Monday, April 21, 2008

Bank of England unveils £50bn mortgage bailout

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By Miranda McLachlan

The Bank of England (BoE) launched an unprecedented £50 billion scheme today to bail out Britain’s ailing banking system and help to ease the tightening mortgage market.

The BoE confirmed this morning that it would allow lenders to swap assets for government-backed bonds in an attempt to restore confidence and ease the effects of the credit crunch.

Alistair Darling, the Chancellor, is set to provide further information to MPs at 3.30pm.

The BoE will allow banks principally to swap UK and European mortgage-backed assets for "safer" government bonds, which banks can then use to raise money.

Mervyn King, the Governor of the Bank, said today: “The Bank of England’s special liquidity scheme is designed to improve the liquidity position of the banking system and raise confidence in financial markets while ensuring that the risk of losses on the loans they have made remains with the banks.”

However, the City appeared to be underwhelmed by the terms of the bailout this morning.

David Buik of BGC Partners, the inter-dealer broker, said: "The initial reaction to the scheme has been rather luke-warm. It is early days but the cost of these facilities seems to be ... prohibitively expensive in current conditions."

Banks will be required to pay a fee based on the three-month London Interbank Offered Rate (Libor), the rate that banks charge to lend to one another, for the bonds.

The BoE will issue bonds valued at a 10 per cent to 30 per cent discount on the value of the banks' assets.

Richard McGuire, of the investment bank RGC Capital Markets, said that the scheme was "unlikely to do much to inject new life into the UK's troubled mortgage/housing markets ... given the costly nature of the exercise".

Mr McGuire described the discount applied by the BoE to the value of banks' assets as "sizeable".

Under the scheme, banks will need to provide assets of "significantly greater value" than the bonds they have received.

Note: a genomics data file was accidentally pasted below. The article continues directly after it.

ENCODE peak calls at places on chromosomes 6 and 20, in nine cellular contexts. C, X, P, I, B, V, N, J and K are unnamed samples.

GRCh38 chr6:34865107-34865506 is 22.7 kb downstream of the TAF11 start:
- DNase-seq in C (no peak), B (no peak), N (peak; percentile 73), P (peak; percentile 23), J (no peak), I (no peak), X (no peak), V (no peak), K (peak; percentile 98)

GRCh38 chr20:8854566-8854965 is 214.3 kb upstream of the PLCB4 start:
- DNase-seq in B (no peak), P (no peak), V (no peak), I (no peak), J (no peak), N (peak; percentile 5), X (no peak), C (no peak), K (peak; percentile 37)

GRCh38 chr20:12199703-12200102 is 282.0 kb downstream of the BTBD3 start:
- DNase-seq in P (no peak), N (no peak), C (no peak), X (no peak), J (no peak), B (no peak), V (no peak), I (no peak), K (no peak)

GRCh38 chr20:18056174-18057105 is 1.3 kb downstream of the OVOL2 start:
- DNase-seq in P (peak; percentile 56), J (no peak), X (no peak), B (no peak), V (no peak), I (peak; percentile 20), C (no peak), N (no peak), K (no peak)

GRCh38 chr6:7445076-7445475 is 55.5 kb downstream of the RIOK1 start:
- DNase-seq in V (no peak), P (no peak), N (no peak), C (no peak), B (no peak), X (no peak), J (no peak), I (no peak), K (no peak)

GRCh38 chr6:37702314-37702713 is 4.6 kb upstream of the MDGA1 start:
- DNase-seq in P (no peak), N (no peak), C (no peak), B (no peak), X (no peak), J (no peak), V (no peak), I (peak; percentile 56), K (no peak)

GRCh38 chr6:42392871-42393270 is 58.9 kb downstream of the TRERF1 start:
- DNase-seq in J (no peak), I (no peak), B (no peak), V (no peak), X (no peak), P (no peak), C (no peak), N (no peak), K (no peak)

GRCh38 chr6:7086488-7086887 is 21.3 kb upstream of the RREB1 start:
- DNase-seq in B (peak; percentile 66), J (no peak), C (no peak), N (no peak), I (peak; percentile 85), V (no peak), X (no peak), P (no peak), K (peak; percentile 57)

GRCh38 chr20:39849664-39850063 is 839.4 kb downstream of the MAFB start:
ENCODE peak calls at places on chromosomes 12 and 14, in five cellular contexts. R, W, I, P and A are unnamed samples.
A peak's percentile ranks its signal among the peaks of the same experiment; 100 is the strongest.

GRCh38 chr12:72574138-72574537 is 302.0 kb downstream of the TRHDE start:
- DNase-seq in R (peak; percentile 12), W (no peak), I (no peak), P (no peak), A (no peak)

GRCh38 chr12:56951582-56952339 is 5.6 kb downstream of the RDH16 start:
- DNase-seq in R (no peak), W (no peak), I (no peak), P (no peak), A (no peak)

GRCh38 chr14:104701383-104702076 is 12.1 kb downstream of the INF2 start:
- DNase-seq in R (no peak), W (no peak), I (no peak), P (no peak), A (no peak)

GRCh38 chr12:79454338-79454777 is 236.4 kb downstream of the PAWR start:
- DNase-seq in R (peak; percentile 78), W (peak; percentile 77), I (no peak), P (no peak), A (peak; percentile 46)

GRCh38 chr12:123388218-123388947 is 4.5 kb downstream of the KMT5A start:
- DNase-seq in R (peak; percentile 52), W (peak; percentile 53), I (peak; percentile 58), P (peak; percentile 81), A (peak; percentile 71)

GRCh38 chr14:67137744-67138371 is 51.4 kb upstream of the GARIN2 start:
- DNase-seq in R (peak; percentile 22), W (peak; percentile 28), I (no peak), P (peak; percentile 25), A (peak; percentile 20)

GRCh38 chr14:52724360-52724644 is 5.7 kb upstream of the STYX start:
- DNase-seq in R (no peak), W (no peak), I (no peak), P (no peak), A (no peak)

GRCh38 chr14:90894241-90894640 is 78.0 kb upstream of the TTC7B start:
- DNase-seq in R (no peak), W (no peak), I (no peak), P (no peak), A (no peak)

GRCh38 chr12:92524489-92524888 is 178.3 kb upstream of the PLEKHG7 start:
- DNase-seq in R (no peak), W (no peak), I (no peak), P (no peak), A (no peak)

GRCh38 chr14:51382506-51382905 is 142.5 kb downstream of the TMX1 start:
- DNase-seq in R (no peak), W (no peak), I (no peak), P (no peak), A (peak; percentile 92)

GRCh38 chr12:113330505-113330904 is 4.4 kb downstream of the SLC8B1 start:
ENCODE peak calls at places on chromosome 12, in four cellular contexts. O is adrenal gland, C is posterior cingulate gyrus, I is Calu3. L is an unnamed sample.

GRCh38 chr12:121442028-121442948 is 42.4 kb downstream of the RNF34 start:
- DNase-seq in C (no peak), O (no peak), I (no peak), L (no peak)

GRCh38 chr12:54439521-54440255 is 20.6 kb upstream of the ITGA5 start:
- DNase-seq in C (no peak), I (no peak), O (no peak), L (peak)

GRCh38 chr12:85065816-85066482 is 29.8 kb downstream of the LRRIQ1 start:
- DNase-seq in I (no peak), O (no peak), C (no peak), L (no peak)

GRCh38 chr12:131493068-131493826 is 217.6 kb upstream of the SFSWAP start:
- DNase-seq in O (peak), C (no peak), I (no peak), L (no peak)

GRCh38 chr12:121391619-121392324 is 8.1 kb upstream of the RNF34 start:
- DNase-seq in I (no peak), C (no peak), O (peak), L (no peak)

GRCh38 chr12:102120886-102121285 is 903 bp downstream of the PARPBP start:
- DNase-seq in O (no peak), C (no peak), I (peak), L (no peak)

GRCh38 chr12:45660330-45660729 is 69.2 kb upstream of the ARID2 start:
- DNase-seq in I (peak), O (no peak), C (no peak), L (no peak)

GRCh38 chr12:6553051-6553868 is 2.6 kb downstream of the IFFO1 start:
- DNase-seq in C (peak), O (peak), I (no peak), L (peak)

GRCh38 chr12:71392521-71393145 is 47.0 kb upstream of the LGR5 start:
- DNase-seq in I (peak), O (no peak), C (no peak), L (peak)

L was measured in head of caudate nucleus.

If the value of assets fall or they are downgraded by ratings agencies, they will have to provide more assets or return some of the bonds.

While the BoE said that the scheme was designed to minimise the risk to taxpayers, it confirmed that securities backed by unsecured credit card debt would also be eligible.

"The public sector would be exposed to a loss only in the very unlikely event that a participating bank defaulted and the value of assets it had placed as security with the Bank of England later proved inadequate," it said in a statement.

"Securities backed by credit card debt ... will be high quality."

It is hoped that the rate that banks charge each other will fall, and, as a consequence, homeowners and first-time buyers can secure better and cheaper mortgage deals.

However, there is also no guarantee that the bail-out will lead to cheaper mortgages.

The swaps are available only for assets existing at the end of 2007 and cannot be used to finance new lending.

Each swap is offered for a period of one year and may be renewed for a total of up to three years.

Banks will be able to enter into new asset swaps at any point during a six-month window, starting today.

Usage of the scheme will depend on market conditions. The initial offer is for £50 billion of bonds, but senior Treasury sources have told The Times that further cash injections up to a total of £100 billion were possible.

The scheme will be ring-fenced and independent of the Bank of England’s regular money market operations, so it will not interfere with the Bank’s ability to implement monetary policy.

British banks, uncertain which institution has lost what, have hoarded cash reserves to protect their own positions.

Mr Darling said yesterday that the latest move was intended to “ease” the market.

“We believe that this will be an essential step in trying to get the financial market stabilised. That in turn will help the mortgage market too,” the Chancellor said.

However, he gave warning that in return he expected that the banks would “begin now to disclose the extent of their losses and explain how they are going to rebuild their capital”.

Under the terms of today’s announcement, banks will be allowed to swap hard-to-trade mortgage-backed securities linked to their previous lending for specially issued Treasury bills.

Mr Darling is expected to press for mortgage lenders to ease lending conditions, especially for first-time buyers, when he meets them tomorrow.

“He’s not holding a pistol to their heads, but he wants to do everything he can to help people get on the property ladder,” a Treasury source said.

Vince Cable, the Liberal Democrats’ Treasury spokesman, said: “We cannot have a situation where the banks are able to privatise their profits and nationalise their losses.

"Since the mortgages from the banks are of inferior quality and higher risk than the government bonds which they are replacing, the implication must be that taxpayers are shouldering the risks and losses of the banks. This cannot be right.”

The British Bankers’ Association commented today: "The banks are participating in this arrangement and expect it to make a significant contribution to alleviating the pressures in the UK money markets.

"Restoring confidence in the wholesale funding market will strengthen the financial system and the stability of our economy."

A BBA spokeswoman denied that the banks were being bailed out. She said: "They are paying commercial rates for the loans offered by the Bank of England.”

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